Strong first quarter for North American pork exports

The US and Canada have seen a strong start to pork exports for the year in both volumes and prices, according to the latest numbers reported by AHDB.

US exports of fresh and frozen pork amounted to 668,000 tonnes in the first quarter of 2020, a year on year increase of 50%. Trade was dominated by China, which increased its imports of US pork by nearly 600%, to over 216,000 tonnes, accounting for nearly a third of US exports. Exports to Mexico, Japan and Canada saw modest increases whilst volumes to South Korea fell slightly.

One of the biggest developments in US-China trading has come in the wake of ASF, as China found itself with excess processing capacity, and has increased the volume of carcases it buys. The US sent 99,500 tonnes of frozen carcases in the first quarter, having sent none a year ago.

Prices achieved by US exporters increased by nearly 11% to $2.65/kg. Prices to China increased by 67% to $2.46/kg.

Canada’s export performance in the first quarter saw improvement, with volumes increasing y 16% to 290,000 tonnes, again underpinned by trade to Asian countries, in particular the continued strength of the Chinese market. China imported 124,000 tonnes of Canadian pork in the first quarter, up 53% year on year, and Japan imported 57,000 tonnes, up 10%. Volumes to South Korea fell by 28% to 6,900.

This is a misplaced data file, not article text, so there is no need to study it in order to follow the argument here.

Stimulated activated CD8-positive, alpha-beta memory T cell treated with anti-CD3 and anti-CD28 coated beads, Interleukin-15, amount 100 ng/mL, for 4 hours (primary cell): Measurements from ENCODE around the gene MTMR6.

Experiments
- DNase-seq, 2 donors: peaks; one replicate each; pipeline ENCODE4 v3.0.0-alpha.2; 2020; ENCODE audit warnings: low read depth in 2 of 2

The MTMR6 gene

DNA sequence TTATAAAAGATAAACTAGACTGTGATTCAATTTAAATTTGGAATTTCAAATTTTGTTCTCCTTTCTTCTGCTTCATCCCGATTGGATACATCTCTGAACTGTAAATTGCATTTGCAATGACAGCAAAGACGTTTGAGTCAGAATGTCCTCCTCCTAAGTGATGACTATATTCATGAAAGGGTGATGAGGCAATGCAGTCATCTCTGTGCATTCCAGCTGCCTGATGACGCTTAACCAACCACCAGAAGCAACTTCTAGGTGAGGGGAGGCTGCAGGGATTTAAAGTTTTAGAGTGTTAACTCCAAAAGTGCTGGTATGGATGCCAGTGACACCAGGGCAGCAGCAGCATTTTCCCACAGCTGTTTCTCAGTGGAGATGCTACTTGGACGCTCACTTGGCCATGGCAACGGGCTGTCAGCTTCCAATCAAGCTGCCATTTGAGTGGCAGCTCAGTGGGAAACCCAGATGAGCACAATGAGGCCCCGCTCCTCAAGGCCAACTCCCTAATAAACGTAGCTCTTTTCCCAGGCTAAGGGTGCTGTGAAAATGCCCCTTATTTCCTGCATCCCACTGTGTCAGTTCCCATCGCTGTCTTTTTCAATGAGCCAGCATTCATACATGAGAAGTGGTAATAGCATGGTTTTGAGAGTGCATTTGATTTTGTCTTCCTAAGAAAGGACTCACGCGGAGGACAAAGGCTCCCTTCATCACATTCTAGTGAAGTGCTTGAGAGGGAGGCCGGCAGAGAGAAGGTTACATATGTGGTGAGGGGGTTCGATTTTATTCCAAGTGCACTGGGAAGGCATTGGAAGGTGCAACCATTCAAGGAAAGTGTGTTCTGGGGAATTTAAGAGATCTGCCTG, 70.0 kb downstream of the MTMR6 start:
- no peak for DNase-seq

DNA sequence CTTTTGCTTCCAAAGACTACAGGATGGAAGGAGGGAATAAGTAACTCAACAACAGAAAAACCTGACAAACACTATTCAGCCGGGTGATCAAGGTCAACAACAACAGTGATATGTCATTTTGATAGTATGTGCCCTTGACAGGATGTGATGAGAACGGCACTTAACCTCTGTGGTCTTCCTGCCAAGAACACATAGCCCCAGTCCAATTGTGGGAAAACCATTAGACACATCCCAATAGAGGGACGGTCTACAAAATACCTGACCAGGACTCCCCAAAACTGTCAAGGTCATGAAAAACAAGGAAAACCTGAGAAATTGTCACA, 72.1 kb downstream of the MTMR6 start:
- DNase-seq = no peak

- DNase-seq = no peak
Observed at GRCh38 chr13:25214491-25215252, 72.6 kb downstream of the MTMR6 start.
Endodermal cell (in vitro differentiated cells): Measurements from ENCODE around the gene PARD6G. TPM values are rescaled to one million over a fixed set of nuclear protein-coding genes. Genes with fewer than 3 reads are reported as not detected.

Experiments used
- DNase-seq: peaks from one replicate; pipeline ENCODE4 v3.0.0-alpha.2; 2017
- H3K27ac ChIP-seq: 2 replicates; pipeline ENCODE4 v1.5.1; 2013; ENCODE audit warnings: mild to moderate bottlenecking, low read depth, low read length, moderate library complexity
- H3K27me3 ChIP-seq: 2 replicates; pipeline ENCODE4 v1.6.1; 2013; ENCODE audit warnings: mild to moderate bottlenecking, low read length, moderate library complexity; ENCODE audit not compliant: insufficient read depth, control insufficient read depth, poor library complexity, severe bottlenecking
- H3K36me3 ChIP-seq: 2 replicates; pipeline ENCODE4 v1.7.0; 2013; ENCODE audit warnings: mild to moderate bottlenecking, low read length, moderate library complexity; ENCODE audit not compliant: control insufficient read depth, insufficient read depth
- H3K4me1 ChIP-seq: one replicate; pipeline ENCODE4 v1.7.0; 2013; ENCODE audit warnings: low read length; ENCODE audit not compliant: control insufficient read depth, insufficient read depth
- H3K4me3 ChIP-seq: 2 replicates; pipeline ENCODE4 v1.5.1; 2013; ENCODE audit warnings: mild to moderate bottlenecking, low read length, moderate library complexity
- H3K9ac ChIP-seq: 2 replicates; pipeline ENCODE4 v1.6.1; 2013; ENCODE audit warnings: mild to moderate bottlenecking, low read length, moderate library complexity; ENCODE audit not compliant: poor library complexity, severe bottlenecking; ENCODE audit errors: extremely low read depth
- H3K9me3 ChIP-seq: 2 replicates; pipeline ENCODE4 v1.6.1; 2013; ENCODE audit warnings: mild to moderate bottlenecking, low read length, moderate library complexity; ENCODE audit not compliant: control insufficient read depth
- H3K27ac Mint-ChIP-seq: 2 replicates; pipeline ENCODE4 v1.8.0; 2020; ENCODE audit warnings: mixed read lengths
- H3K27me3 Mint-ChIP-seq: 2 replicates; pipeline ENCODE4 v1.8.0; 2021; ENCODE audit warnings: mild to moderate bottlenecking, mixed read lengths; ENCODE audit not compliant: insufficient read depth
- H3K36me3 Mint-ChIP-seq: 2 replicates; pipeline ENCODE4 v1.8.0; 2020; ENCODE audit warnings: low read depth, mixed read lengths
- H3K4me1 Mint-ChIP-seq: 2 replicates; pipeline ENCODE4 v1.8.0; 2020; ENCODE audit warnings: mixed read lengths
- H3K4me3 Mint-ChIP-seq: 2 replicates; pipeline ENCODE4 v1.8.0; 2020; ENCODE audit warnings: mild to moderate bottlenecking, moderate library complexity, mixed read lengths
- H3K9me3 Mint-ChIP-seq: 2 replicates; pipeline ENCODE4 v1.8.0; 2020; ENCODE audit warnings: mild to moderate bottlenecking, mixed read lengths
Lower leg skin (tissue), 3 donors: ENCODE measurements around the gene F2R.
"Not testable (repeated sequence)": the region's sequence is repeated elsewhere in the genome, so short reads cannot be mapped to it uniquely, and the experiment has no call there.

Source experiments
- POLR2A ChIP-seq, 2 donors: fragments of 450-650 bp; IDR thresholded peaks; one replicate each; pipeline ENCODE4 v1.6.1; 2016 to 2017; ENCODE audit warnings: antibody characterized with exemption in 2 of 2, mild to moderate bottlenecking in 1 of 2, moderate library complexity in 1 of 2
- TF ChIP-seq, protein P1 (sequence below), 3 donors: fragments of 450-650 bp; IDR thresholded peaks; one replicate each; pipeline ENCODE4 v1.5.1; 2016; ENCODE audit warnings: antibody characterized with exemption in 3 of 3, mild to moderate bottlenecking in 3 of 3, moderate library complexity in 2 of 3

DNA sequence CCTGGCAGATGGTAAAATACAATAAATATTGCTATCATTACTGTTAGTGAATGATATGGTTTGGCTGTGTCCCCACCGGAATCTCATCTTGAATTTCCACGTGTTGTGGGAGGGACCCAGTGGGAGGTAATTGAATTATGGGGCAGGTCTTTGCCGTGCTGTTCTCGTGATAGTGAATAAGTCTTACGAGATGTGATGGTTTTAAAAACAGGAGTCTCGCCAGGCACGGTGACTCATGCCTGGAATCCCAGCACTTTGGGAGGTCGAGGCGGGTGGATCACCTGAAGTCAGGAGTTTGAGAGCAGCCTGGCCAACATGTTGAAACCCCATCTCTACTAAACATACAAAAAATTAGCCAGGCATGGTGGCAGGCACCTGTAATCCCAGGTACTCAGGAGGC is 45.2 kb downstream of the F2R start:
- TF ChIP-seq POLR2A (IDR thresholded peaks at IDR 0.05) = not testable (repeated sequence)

Duncan Wyatt, lead analyst at AHDB said that whilst North American exports have risen these figures pre-date the processing capacity issues caused by outbreaks of coronavirus in important meatpacking plants in the US.

He said: “Pork production has been cut dramatically, and the positive start that 2020 had in production, was severely derailed in April and May. However, most if not all processors in the US appear to be operating again now although perhaps at reduced capacity. Unfortunately, some lost production will not be regained, and there could be an oversupply of live pigs for some time to come. Sow slaughter has been elevated too in recent weeks, and this can be expected to curtail production growth in the medium term.”

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